Askarov, now 11-0-1 as a pro, won by scores of 29-28, 30-27 and 30-27. He'd been ranked 12th among the UFC's flyweights entering the fight, compared to Elliott's seventh.

    Bleacher Report agreed with the 30-27 tally for Askarov.

    "That's as close to getting knocked out as I think I've ever seen," said Rogan, referring to a sequence when Elliott was hit square with the shot, then slumped stiff-legged on his feet before snapping back to apparent consciousness. "It's like the lights went out, and they came right back on."

Winner: Southpaw Surprises

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    Drew Dober and lightweight opponent Nasrat Haqparast were combatively equal for the first 60 or so seconds of their preliminary bout.

    And then the left hand landed, and things were no longer equal.

    Dober dropped a short, quick shot as Haqparast prepared for a sweeping kick attempt, violently dumping his foe to his back. He followed up with a series of brutal left-handed hammers as Haqparast lay helpless until referee Mark Smith intervened at 1:10 of Round 1.

    It was the 22nd professional win for the 31-year-old Dober, who's been competing under the UFC umbrella since 2013. Interestingly, he's now 5-0 as a pro in January.

    "I'm happy as hell. I love what I do," he said. "This is not the best me yet. Lightweight division, look out. I will knock anyone out. I enjoyed every moment of this, and there's gonna be more to come."

Loser: American Experience

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    Justin Ledet's face said it all.

    The 31-year-old Texan had his arms raised in anticipation of a winning verdict after a three-round duel with UFC light heavyweight novice Aleksa Camur...but the verdict never came.

    Instead, Buffer said Camur's name in conjunction with the phrase "winner by unanimous decision," leaving Ledet with a look best described as slack-jawed surprise.

    Camur was awarded with scores of 29-28, 30-27 and 30-27 after a 15-minute grind in which he, at age 24, frequently looked tired, confused and simply out-techniqued.

    Still, he rallied in the final round with more effective leg kicks and strikes and scored the fight's lone takedown in the final 15 seconds. Camur wound up with an 88-60 edge in overall strikes and an 80-44 advantage in significant strikes.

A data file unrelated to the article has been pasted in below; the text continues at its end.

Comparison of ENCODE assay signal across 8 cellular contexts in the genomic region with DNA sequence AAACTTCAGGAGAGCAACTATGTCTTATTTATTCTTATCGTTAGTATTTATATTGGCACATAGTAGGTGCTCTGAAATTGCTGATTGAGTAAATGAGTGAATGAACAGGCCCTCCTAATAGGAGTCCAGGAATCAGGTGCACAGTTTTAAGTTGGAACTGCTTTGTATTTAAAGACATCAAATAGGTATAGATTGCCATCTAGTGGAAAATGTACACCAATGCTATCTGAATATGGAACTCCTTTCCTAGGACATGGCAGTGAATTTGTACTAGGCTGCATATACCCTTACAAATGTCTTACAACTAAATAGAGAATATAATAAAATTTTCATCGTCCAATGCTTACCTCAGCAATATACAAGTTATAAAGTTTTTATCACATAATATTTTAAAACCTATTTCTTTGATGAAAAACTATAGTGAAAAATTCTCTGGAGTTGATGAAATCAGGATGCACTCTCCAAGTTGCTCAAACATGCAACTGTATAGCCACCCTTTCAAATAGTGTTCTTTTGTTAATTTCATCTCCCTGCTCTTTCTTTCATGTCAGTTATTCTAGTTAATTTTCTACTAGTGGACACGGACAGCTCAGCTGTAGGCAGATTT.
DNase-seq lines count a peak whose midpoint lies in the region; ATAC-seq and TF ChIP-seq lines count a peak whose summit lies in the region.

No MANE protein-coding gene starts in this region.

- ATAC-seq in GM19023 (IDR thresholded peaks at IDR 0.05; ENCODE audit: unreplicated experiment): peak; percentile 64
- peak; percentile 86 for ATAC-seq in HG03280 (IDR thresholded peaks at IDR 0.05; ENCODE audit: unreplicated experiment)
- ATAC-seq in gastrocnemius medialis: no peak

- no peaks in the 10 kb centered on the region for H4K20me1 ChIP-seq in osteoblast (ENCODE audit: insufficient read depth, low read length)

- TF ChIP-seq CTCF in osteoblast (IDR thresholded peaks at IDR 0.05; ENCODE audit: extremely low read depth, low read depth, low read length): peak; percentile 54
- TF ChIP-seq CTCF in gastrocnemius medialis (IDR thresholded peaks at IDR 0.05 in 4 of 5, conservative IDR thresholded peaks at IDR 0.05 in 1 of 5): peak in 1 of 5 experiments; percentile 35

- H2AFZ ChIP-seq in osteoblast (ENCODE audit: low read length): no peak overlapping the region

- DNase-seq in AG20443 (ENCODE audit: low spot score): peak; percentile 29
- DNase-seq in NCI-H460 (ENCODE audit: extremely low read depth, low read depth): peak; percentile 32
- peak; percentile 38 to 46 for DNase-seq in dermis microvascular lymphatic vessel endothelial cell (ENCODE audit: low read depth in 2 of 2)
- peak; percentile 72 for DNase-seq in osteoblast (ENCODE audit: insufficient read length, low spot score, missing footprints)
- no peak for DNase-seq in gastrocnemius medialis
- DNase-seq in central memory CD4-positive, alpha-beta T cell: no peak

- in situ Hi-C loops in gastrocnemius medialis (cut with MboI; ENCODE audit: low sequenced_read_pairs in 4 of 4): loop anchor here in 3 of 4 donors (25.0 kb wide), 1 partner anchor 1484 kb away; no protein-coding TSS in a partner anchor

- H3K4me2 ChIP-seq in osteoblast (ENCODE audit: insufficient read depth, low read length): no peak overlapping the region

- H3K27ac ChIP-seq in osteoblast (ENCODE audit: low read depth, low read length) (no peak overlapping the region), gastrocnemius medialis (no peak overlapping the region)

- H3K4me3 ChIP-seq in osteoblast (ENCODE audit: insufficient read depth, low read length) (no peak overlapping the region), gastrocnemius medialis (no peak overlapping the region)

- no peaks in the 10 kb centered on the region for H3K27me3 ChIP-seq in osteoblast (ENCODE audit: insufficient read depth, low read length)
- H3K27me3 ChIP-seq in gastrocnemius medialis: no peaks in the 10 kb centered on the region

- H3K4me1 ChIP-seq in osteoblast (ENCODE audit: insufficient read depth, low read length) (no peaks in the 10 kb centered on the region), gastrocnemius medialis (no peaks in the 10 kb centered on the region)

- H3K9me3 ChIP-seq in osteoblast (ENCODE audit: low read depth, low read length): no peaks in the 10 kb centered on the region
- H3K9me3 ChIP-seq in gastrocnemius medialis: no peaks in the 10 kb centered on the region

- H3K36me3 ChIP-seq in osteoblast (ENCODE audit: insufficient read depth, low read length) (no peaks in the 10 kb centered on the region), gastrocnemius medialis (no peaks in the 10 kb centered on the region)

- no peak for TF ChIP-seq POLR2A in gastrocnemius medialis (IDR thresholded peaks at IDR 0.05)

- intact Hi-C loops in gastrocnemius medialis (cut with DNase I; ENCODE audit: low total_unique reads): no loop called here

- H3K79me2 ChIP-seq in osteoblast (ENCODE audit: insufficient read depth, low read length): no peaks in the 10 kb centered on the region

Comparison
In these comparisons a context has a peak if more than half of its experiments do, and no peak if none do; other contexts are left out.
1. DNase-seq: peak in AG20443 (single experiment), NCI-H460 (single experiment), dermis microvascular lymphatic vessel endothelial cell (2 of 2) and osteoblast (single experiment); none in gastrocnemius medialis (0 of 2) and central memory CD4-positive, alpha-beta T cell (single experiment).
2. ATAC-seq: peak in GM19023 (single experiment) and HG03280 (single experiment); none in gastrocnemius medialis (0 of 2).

Bleacher Report apparently agreed with Ledet, seeing him a 29-28 winner.

Winner: Colombian Youth

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    Colombian fighter Sabina Mazo was bloody and exhausted, but she was happy.

    The fifth-youngest competitor under the UFC banner had a particularly difficult night against flyweight rival JJ Aldrich, but she nevertheless emerged a winner after Buffer announced a split-decision verdict in the 22-year-old's favor after three grueling rounds.

    Two judges gave her 29-28 scores, while a dissenting judge saw the same score in Aldrich's favor.

    Bleacher Report agreed with the minority.

    "I feel I got my game going in the third round," Mazo said.

    Aldrich, 27, faced disadvantages in height and reach but outworked her opponent with straighter, sharper punches in the opening five minutes. She continued to take the fight to the awkwardly lanky Mazo in the second before the Colombian rallied in the final minute by initiating a clinch and landing punishing knees.

    Mazo was then dominant for much of the third with the same strategy and did enough to earn the win and boost her UFC mark to 2-1 and her overall professional mark to 8-1.

    "I think I won the last two rounds," Mazo said. "I was expecting to win. It was a close fight."

UFC 246 Full Card Results

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    Maycee Barber
    Maycee BarberJeff Bottari/Getty Images

    Main Card

    Conor McGregor def. Donald Cerrone by TKO, 0:40, Rd. 1.

    Holly Holm def. Raquel Pennington by unanimous decision (29-28, 30-27, 30-27).

    Aleksei Oleinik def. Maurice Greene by submission (arm bar), 4:38, Rd. 2.

    Brian Kelleher def. Ode Osbourne by submission (guillotine), 2:49, Rd. 1.

    Carlos Diego Ferreira def. Anthony Pettis by submission (rear-naked choke), 1:46, Rd. 2.

               

    Preliminary Card

    Roxanne Modafferi def. Maycee Barber by unanimous decision (30-27, 30-27, 30-26).

    Sodiq Yusuff def. Andre Fili by unanimous decision (29-28, 29-28, 29-28).

    Askar Askarov def. Tim Elliott by unanimous decision (30-27, 30-27, 29-28).

    Drew Dober def. Nasrat Haqparast by TKO, 1:10, Rd. 1.

    Aleksa Camur def. Justin Ledet by unanimous decision (30-27, 30-27, 29-28).

    Sabina Mazo def. JJ Aldrich by split decision (29-28, 29-28, 28-29).